I was really looking forward to this gig. Between them, Toby Kaar, MMOTHS and Daithi released some of the most exciting Irish releases of the past twelve months, each of them showcasing the versatility and dedication that exists amongst the country’s young musicians who ditched guitars and drums for adventures into electronics. In the context of these artists’ significance to the country’s music scene, that versatility is paramount, from Toby Kaar’s disjointed, franticly emotive beats, to MMOTHS’ encompassing soundscapes, to Daithi’s infectious, melodic floor fillers. So on paper this bill looks terrific right? What I guess I forgot was that just because three artists are worthy of headlining an at capacity venue – which they each have done here more than once –, that does not mean they should all play the same night to a crowd that’s comprised of people who came with different expectations. Fact is, just because three people make electronic music doesn’t mean it makes sense to have them play the same bill. To do so seems like a bit of a disregard for the structure of an event and for the variety that each musician brings to the table. It just all ended up feeling misshapen and awkward despite an enthusiastic crowd and all three sets being genuinely excellent.
Back in April, Toby Kaar (below) played a late set as part of Strange Brew in The Roisin Dubh comprised of tracks from his terrific Gumbrielle EP and a barrage of heavy duty edits and originals cuts. It was wild. Opening tonight’s proceedings things are a bit more subdued, leaning more on the hip-hop side of things with rough, choppy melodic samples bouncing over organic, live sounding percussion. The gradually forming crowd shied away from standing too close to the stage but when ‘Snapdragon’ makes an appearance there is a nice amount of response. The as yet unreleased stuff sounds amazing with immediate comparisons to Four Tet’s Rounds and anything by Gold Panda being obvious. But there’s a rawness, an almost punk sort of grit to Toby Kaar’s music that makes it uniquely gripping. When the energy picks up at the end of his set there’s a craving that that drive could continue, or that he could play for longer. Sadly though, being there two more acts to go and a lengthy enough change over of equipment necessary, things end just as they’re getting going and the build up of energy begins to dissipate and the crowd gets a bit antsy.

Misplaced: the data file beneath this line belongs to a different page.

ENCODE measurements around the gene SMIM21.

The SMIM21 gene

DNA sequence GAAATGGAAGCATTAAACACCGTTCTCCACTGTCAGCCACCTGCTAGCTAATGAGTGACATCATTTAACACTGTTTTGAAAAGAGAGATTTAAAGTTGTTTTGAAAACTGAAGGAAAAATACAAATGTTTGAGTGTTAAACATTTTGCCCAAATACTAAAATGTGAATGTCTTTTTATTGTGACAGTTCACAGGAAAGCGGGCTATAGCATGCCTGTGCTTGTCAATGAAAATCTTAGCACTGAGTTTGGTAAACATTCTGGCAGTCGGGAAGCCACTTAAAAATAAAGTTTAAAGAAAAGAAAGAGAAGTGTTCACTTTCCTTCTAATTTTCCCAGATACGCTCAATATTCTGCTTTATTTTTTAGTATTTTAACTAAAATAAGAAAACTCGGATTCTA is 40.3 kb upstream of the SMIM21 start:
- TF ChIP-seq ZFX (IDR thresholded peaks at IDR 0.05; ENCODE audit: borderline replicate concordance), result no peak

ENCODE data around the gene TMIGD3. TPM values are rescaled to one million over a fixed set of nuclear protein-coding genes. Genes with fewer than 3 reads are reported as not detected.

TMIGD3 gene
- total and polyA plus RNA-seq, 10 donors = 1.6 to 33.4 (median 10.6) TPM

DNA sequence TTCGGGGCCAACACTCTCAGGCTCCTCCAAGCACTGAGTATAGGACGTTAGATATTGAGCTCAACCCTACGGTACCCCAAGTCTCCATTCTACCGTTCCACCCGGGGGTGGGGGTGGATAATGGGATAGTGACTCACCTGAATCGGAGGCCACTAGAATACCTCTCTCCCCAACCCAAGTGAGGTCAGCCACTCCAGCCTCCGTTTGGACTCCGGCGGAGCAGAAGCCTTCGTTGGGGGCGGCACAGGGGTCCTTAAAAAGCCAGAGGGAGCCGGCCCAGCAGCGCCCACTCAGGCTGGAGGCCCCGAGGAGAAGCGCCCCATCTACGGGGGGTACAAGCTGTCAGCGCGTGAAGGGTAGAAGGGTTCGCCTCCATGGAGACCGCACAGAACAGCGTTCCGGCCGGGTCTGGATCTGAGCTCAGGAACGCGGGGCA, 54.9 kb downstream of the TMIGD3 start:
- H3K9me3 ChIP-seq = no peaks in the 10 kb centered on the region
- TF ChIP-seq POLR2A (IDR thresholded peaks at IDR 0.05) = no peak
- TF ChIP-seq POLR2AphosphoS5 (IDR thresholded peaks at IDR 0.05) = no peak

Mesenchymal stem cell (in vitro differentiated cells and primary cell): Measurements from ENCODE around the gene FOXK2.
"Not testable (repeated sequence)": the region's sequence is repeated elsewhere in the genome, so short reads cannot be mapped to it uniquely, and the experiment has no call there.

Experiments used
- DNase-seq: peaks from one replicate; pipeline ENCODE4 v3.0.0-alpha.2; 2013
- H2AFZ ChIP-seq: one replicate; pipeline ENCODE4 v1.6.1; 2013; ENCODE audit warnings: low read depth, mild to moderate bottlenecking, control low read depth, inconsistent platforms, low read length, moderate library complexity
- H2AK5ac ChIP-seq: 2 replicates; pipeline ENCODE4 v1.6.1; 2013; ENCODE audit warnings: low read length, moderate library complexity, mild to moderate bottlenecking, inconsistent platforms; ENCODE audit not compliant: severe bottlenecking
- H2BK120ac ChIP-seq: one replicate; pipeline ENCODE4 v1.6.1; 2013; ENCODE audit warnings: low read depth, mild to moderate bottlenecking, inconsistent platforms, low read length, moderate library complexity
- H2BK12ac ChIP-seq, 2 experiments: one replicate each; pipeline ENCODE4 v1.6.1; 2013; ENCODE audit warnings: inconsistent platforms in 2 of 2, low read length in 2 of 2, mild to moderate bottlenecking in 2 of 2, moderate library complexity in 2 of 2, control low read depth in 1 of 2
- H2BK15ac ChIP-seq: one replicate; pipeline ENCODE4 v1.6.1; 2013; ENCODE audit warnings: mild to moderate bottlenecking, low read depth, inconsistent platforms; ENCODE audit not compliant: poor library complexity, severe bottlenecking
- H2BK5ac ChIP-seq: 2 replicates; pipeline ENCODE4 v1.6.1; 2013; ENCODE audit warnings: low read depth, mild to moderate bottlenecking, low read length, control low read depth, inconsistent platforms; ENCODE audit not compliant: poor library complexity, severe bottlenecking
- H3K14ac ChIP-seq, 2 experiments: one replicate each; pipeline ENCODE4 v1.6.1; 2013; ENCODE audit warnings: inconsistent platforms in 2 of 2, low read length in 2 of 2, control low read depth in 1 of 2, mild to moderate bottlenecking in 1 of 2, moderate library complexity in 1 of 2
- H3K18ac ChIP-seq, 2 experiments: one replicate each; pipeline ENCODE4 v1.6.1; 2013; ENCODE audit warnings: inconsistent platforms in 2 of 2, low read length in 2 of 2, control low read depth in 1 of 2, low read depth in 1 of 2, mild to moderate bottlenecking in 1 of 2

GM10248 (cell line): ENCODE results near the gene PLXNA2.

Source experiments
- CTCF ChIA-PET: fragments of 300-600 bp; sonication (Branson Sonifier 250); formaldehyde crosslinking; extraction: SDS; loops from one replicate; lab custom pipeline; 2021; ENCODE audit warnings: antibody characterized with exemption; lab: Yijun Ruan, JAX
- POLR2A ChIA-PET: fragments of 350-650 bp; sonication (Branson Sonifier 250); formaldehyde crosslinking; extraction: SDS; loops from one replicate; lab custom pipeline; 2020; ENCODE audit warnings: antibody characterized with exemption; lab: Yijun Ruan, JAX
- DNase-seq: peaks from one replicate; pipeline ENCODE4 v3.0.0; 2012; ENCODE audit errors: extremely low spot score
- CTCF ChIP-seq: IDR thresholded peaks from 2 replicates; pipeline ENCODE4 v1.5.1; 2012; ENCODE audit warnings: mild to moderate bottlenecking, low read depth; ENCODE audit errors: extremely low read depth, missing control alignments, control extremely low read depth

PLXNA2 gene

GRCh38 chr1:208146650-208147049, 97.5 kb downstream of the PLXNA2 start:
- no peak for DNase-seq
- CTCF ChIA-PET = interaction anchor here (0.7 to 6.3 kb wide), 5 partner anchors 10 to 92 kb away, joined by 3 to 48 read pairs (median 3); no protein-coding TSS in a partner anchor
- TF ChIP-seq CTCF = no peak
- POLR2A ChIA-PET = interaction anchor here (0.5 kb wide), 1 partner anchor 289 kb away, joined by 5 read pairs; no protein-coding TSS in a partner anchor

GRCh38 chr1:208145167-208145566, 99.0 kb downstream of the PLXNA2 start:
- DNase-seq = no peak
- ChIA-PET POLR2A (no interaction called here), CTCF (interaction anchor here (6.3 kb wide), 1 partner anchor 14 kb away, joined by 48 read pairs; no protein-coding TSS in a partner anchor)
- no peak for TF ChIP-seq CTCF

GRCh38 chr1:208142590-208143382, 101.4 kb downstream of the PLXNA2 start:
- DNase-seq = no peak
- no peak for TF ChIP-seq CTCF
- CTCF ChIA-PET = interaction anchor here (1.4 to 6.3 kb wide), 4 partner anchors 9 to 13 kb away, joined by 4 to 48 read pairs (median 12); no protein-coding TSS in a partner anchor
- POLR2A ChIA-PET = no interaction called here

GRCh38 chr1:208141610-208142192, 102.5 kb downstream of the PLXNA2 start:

That antsiness does Jack Colleran AKA MMOTHS (below) no favours unfortunately. The now nearly full room is divided by those energised by Kaar, excited for Daithi or eager to hear MMOTHS. His set begins with fuzzy wall of noise, the sort of longing melodies that made up most of his stunning Luneworks. As he begins to introduce vocals and keys into the mix though the jittering crowd don’t quieten at all. If anything they get louder, audible shouting and laughing completely taking over from the sound of the music. And look, these things happen, and it’s fine, and it can’t be helped that crowds talk sometimes. It just seemed that in this case the divide between the people struggling to hear the set and those who were there for the night out was much bigger, and it completely sapped from the experience, even when particular tracks peaked like the expansive, throbbing ‘Eva’ and ‘Para Polaris’. Frankly, it was a complete mood killer to watch someone put visible energy and heart into performing a set that, remember, everyone had paid to see, only to be met with almost complete disregard.
Talking to a few people after MMOTHS left the stage, there was a sense that for some there was no recovering the mood. Moving from a set that could have been so gorgeous but was unfortunately hapless into the bubbling energy of Daithi’s set felt strange. He played a stormer as always, the tracks from Tribes sounded particularly great, and the bustling crowd in front of the stage were really going for it. But there was another good chunk of people standing nearer the back who looked like they were trying to enjoy it but couldn’t quite muster up the energy.
It all just went from 0 to 10 a bit too quickly for some, and in some respects I guess it was a case of too much of a good thing. These three artists are totally different, they pull different crowds, they fulfil different desires for the listener. To presume that putting them all on within the same two hour block was going to work feels like it was a lack of foresight, the cost being that no set felt fully realised or fully satisfying. Nice idea, but next time it’d be nice to see each of them headline their own show. They deserve that. Eoin Murray
Photos by Vincent Hughes